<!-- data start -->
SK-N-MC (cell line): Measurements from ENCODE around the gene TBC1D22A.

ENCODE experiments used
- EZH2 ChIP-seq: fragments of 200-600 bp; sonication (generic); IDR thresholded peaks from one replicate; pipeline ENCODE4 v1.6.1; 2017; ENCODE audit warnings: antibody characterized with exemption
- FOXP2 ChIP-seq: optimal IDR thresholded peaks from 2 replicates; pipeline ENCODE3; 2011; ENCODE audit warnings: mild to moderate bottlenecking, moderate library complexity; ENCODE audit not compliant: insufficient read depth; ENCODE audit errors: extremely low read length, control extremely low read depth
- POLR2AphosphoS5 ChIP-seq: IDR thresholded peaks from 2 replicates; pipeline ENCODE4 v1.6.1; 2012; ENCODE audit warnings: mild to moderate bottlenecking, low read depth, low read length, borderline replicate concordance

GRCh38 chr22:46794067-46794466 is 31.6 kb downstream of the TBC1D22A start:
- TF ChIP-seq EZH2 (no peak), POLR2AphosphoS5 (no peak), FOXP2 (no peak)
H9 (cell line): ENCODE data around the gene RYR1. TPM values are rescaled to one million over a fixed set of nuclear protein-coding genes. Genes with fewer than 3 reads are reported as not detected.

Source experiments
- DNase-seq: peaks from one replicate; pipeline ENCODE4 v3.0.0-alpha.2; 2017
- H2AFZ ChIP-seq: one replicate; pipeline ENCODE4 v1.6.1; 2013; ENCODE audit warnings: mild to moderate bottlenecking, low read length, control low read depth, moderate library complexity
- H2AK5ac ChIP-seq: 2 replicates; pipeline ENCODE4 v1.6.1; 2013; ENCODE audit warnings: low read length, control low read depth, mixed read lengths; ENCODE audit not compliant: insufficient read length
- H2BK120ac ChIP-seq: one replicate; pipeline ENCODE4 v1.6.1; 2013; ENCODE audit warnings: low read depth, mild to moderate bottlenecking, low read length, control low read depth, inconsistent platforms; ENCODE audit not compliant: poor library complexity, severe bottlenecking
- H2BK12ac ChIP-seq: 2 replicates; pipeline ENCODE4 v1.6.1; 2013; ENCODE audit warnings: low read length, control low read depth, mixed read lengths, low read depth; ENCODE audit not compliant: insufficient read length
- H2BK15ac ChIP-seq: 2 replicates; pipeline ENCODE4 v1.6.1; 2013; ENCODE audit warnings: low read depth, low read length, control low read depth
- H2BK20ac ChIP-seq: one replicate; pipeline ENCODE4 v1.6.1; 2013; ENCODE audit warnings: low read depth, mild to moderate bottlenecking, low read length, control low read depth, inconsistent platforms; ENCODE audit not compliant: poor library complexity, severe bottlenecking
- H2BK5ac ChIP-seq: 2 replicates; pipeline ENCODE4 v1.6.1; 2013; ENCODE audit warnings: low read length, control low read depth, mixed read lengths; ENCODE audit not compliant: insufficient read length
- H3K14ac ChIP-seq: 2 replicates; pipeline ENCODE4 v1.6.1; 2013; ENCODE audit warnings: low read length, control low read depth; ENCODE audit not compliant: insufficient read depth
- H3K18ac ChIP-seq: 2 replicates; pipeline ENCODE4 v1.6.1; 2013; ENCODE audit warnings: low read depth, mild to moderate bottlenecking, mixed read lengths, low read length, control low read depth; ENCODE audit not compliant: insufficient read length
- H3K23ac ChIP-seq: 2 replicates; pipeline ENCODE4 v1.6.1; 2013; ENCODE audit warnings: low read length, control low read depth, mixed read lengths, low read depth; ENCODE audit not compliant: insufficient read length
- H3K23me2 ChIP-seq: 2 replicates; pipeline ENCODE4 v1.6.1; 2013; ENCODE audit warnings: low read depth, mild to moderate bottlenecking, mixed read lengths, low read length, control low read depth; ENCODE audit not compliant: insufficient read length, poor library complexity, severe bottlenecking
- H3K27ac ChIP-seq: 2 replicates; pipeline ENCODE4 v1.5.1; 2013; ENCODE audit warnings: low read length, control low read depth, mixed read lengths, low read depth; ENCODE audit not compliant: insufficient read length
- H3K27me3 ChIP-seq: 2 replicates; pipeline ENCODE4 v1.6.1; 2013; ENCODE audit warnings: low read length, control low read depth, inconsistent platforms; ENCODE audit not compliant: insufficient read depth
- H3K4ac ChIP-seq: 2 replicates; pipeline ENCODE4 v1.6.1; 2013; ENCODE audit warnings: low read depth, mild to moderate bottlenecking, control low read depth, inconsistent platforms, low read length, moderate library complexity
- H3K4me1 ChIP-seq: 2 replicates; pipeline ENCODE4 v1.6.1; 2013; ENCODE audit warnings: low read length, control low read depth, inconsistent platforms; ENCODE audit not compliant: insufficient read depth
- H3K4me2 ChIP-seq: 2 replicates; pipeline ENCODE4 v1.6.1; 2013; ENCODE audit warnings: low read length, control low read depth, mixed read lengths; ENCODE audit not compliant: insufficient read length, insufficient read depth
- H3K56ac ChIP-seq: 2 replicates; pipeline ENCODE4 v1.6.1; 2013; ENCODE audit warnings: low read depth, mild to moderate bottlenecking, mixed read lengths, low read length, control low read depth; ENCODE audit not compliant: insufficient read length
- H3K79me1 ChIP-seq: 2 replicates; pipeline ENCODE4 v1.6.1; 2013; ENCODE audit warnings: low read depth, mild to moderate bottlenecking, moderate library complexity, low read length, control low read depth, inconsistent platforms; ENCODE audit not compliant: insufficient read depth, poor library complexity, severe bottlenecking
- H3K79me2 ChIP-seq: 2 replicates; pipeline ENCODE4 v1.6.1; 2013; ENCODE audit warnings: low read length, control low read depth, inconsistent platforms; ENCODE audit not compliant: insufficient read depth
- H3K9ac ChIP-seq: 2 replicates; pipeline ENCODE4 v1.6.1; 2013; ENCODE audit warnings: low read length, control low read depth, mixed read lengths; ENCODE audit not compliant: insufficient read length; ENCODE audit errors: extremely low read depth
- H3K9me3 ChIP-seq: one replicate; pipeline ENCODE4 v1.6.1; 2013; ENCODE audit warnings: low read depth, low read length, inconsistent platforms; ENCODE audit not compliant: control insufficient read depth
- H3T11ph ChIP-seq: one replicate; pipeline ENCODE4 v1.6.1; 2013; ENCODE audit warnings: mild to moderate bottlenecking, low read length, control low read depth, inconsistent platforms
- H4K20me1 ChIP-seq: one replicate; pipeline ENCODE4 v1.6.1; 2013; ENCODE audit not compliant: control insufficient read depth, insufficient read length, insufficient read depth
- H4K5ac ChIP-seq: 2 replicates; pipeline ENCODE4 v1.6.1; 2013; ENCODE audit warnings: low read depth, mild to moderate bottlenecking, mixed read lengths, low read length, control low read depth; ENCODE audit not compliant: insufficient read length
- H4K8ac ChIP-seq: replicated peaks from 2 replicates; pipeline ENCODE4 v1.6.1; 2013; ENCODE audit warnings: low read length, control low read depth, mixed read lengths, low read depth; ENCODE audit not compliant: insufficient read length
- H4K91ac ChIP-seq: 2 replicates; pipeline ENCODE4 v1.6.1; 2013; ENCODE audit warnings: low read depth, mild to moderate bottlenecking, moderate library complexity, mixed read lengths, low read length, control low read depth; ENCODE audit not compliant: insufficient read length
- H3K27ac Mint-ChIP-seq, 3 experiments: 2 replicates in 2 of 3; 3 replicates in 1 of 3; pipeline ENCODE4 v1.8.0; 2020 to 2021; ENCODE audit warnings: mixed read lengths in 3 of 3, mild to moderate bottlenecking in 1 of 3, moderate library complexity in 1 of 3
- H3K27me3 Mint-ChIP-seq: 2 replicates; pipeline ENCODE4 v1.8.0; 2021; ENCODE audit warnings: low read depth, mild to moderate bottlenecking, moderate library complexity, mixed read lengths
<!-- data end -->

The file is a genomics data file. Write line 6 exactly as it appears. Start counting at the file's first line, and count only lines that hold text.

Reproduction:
GRCh38 chr22:46794067-46794466 is 31.6 kb downstream of the TBC1D22A start: